Reed has worked hard to update the presentation, too, last year adding a pre-Show outdoor demo day that met with rave reviews. The all-day swingfest is held at the massive range at Orange County National Golf Center & Lodge outside Orlando, and it promises to be a hit again. Most importantly, the chance to swing, feel, heft and roll lifts attendees from the role of mere window shoppers with tired feet to the happy position of test drivers in Softspikes.
In an effort to capitalize on that success, Reed has arranged a large, netted, 45-bay indoor hitting area for the four days of the show proper. This innovation will be the centerpiece of what was once just 10 miles of walk-look-walk-look-some-more exhibits.
Heres a brief sample of what will be on view at the Show:
Callaway Golf: ERC Fusion driver (already in many tour bags); new-era Big Bertha irons
Nike: Ignite driver, the one Nike aggressively brought to market after Tiger Woods much-publicized driver misgivings in 2003. Also, Slingshot irons, featuring a weight band across the back cavity. Theyre beginning to show up in some tour bags.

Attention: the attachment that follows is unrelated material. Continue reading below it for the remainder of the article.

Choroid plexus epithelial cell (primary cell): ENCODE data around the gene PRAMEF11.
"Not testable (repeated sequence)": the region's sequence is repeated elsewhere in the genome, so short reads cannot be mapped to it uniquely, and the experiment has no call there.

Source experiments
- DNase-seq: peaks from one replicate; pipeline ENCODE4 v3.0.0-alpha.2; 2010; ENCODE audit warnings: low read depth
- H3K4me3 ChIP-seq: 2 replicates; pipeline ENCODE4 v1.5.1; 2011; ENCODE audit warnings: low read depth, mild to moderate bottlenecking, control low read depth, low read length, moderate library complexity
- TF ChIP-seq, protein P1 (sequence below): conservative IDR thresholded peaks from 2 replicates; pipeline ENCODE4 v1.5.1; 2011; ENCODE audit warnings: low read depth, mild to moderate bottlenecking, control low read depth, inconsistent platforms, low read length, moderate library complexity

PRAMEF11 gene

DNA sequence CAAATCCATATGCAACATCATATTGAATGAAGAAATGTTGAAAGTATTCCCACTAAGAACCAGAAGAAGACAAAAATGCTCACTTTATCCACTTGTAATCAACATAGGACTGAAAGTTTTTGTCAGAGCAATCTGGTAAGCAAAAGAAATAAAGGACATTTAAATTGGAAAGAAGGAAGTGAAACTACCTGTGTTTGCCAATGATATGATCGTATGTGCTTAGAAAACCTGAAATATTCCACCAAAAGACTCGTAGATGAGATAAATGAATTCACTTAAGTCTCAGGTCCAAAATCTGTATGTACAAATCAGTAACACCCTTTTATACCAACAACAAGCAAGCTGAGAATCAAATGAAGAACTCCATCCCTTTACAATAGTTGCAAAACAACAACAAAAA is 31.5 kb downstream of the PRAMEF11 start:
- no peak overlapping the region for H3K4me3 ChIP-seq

Cleveland Golf: Cleveland is proud of a new line of wedges made of a metal they say is revolutionary. The CG10 line features multiple bounce options and that soft metal, called Carbon Metal Matrix. A new line of game-improvement irons, the TA6s are due, as well as a new Voodoo putter from Never Compromise, the upstart putter line that Cleveland recently bought.
Club Car: The Precedent golf cart allegedly has none. Club Car promises sleek, updated styling, a 360-degree bumper for added impact protection, and back-friendly, ergonomic seats, plus many other features.
And thats just the beginning. Join us on Golf Central at 7:30 PM/ET Wednesday, Jan. 28 through Sunday, Feb. 1 for coverage, then at 8 p.m. Thursday, Friday and Saturday for a live one-hour wrap-up show on the Show.